Jane Eyre's Derbyshire

This year, for the Gilbert and Sullivan extravaganza, we decided to stay overnight in Buxton and chose the Palace Hotel. Staying in Buxton meant that we had some time to explore parts of Derbyshire we don't normally visit. Chris put together a tour which included Peveril Castle, Eyam, Bakewell and Hathersage.

I have to admit that until we arrived at Hathersage Church I had no idea that there are links between Derbyshire and Charlotte Bronte. I always associated the Brontes with Haworth and, to a lesser extent, with Casterton, but not with Derbyshire.

In 1845, Charlotte Brontë came here to visit her school friend, Ellen Nussey, and although she only stayed for three weeks, the village became a major source of inspiration for her first novel, Jane Eyre. Ellen Nussey's brother, Henry, was the vicar of Hathersage church and it's generally believed that Charlotte had Henry in mind when she wrote the character of St John in Jane Eyre. In real life, Henry Nussey proposed to Charlotte, but she refused him because he was too boring. When Charlotte came to visit Ellen in 1845, she stayed with her at the Vicarage.

She also used North Lees Hall, an Elizabethan manor house a couple of miles north of Hathersage as the house where Mrs Rochester jumped from the roof to her death. North Lees is one seven halls built by Robert Eyre of Highlow (there were many local Robert Eyres) for his seven sons and is one of the finest Elizabethan buildings in the region - a tall square tower with a long wing adjoining. Bronte used it as the 'Norton' of the story 'Jane Eyre' - taking the heroine's surname from the local family.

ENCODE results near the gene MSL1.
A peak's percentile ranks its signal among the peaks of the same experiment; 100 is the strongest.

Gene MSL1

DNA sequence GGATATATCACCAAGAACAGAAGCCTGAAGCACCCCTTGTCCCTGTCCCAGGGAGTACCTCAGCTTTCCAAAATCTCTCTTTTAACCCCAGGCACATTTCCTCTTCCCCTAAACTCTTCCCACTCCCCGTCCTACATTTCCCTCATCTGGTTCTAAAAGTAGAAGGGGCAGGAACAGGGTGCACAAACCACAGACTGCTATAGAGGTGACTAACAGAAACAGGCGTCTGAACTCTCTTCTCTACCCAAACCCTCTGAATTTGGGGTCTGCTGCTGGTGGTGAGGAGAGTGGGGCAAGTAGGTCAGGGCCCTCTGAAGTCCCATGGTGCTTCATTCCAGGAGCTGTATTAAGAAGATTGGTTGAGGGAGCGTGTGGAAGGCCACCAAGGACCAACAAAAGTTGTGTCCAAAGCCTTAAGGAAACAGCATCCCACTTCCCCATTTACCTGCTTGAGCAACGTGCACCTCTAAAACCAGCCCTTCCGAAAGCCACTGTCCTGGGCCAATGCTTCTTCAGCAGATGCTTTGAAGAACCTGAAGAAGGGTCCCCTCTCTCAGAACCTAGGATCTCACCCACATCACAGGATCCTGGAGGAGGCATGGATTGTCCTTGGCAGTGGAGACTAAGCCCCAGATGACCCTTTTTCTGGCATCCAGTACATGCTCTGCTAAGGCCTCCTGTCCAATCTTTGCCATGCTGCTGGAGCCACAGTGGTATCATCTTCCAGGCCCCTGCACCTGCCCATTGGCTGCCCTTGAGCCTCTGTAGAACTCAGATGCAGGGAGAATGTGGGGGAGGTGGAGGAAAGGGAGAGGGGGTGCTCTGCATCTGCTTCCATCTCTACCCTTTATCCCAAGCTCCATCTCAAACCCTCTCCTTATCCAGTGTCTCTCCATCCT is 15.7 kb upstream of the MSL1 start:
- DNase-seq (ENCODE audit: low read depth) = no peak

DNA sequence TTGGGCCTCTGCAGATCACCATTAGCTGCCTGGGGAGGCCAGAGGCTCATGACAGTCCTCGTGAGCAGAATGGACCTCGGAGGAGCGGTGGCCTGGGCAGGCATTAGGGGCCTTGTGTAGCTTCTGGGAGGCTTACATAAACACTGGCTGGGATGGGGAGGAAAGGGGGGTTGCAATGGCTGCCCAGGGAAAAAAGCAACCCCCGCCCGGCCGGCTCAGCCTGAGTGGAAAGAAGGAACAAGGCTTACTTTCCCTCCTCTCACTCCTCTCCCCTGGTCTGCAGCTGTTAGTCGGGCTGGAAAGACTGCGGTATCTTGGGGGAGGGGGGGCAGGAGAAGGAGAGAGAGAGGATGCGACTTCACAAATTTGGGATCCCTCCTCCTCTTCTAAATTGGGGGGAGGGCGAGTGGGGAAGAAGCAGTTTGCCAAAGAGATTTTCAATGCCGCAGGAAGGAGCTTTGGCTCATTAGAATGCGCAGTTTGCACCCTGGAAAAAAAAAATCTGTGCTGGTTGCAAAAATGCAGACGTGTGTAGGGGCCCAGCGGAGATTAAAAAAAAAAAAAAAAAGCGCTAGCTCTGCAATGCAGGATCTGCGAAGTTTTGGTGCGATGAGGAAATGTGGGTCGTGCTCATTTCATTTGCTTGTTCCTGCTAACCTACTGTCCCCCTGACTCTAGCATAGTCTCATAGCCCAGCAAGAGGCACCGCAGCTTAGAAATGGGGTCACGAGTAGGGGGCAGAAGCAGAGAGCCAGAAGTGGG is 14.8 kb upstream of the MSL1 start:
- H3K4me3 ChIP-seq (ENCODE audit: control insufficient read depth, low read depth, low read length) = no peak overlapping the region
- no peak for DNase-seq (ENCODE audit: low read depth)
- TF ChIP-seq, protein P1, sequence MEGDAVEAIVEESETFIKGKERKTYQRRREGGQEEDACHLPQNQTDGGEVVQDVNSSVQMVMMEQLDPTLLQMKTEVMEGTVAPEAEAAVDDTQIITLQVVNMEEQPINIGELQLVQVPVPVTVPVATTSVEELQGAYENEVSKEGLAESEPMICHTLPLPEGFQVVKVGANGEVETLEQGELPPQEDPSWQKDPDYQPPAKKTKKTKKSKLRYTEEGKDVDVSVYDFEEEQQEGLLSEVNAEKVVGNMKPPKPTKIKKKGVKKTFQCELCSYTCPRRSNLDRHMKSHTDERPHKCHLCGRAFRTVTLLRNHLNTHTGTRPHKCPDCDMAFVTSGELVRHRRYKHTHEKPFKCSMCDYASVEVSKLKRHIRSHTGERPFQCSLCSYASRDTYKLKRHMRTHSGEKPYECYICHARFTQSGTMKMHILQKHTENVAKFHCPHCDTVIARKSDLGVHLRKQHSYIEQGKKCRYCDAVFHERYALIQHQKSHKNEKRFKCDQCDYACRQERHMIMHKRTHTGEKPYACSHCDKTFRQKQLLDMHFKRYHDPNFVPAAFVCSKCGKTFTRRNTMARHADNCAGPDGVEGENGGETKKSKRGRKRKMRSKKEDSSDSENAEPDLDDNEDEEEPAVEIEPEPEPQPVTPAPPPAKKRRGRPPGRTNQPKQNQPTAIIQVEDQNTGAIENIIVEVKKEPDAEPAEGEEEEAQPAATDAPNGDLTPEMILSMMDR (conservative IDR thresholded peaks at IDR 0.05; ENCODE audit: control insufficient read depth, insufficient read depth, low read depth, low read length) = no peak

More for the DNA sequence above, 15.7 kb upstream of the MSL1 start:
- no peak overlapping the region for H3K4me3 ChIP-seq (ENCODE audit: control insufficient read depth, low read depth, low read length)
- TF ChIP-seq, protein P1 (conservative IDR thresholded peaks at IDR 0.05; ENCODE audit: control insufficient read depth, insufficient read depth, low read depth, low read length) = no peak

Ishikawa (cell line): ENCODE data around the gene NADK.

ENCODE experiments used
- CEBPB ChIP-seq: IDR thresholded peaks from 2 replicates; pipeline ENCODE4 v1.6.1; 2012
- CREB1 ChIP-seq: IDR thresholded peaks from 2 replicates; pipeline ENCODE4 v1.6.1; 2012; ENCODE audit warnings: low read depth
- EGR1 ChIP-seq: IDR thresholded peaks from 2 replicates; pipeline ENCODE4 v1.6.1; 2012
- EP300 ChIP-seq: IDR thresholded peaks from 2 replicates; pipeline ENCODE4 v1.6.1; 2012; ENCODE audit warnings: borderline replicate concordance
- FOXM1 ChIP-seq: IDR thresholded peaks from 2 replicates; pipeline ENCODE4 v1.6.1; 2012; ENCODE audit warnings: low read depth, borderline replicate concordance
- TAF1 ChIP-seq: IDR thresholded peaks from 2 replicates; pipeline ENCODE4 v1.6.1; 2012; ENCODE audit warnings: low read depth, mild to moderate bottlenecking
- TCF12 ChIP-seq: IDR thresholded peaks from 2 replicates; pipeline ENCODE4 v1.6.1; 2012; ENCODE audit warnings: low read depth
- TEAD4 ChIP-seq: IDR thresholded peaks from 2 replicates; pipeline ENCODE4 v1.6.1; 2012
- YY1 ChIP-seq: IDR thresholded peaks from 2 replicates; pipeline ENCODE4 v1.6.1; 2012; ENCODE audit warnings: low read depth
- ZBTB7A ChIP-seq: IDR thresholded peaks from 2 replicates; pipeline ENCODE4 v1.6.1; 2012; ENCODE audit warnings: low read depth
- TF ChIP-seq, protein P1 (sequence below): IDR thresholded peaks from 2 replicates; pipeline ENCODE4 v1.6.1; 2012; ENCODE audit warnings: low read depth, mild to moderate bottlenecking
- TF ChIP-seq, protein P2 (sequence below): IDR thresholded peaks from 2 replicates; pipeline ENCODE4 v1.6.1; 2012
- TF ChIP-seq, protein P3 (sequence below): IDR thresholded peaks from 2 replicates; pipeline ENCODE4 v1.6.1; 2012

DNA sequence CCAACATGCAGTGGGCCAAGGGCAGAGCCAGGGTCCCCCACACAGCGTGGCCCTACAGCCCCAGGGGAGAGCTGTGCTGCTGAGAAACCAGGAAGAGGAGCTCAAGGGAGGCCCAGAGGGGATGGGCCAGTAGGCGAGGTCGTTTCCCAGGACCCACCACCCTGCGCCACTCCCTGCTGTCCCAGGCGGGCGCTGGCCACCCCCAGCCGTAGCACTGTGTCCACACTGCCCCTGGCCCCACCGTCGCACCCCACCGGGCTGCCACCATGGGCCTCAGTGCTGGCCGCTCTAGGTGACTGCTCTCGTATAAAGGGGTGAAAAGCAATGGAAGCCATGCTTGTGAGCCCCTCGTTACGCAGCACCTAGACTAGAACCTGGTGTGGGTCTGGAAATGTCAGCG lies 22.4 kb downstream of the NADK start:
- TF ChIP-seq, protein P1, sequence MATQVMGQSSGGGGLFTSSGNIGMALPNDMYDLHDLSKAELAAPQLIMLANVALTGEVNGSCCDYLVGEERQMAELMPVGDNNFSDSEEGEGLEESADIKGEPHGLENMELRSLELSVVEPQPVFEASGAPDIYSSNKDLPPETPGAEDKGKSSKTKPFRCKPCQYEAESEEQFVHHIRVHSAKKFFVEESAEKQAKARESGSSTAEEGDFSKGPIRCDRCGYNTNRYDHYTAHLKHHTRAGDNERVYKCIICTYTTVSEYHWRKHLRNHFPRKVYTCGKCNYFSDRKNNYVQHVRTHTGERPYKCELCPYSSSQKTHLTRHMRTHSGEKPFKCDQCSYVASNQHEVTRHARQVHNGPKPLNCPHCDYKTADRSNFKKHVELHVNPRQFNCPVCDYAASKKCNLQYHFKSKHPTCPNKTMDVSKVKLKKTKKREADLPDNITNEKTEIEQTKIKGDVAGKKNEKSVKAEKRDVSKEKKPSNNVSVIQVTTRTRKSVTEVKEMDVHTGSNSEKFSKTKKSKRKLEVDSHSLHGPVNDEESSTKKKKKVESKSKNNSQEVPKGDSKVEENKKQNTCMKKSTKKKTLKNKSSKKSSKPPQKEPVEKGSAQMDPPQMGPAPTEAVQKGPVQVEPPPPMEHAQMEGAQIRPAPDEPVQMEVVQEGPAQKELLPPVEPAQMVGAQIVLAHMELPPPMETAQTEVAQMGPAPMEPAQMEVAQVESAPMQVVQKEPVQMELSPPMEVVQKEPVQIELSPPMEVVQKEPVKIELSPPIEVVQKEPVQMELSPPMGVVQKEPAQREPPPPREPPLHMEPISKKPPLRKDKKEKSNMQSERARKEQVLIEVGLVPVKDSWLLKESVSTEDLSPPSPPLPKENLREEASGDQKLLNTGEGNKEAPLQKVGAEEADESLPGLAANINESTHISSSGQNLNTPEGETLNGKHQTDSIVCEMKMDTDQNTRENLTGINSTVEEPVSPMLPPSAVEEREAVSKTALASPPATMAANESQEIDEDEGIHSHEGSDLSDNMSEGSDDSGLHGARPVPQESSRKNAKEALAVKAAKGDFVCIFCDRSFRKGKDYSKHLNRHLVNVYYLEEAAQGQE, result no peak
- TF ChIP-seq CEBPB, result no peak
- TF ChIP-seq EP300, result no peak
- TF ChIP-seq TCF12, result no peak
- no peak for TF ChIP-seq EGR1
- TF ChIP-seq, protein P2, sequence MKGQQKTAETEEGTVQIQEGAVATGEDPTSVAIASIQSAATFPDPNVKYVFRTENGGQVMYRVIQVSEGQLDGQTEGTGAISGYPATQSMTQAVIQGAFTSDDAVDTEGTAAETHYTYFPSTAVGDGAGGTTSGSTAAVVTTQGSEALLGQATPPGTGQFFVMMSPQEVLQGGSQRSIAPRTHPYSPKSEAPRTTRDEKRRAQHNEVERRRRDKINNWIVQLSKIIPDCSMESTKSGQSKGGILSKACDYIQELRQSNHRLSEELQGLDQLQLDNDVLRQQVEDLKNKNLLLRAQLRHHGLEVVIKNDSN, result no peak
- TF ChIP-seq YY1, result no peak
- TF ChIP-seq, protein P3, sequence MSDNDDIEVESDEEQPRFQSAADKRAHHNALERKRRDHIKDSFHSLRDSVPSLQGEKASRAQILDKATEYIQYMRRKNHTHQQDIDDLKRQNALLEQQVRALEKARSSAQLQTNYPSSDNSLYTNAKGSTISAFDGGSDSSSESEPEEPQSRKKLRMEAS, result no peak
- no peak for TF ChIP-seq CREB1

I found the connections fascinating and we decided that we would come back and do the full Jane Eyre Trail. Maybe I didn't know of the connection because Jane Eyre has never been a favourite novel. I know so many people who rave about the novel and the dark, brooding Mr Rochester. Maybe I'm strange, but I have to confess that Mr Rochester leaves me cold and I'm no great fan of Jane herself. I've always preferred Villette and Shirley so that might, in part, excuse my ignorance!

Following our visit to Hathersage we moved onto Eyam, the Plague Village, which has a stunning Saxon Cross in the churchyard. This very fine Anglo-Saxon (Mercian) cross stands 8 foot tall and dates from the 8th-9th centuries. It was apparently set up by missionaries from the north at Cross Low on the moors to the west of Eyam. Originally it was a wayside preaching cross that was 10 feet high and certainly must have looked very spectacular, but now it is only 8 feet high due to it being knocked about a bit in more recent times and losing one of its shaft sections. In the 18th century the cross was discovered beside a trackway on the moors, from whence it was brought to the churchyard of St Lawrence’s church;  but then for a long time it stood abandoned and uncared for in the corner of the churchyard. Eventually  it was restored and placed in the churchyard where it now stands proudly.

The cross is said to be the only one of its type in the Midlands that retains its cross-head. It has some very rich decoration on the west face with fabulous interlacing scroll-work running up the shaft that is typically Mercian in origins. On the west-face, especially the upper section, there are human figures probably St Mary the Virgin with the baby Jesus, angels and Christ in glory, each in their own sections or panels. The cross is grade 1 listed.  St Lawrence’s church houses a Saxon font.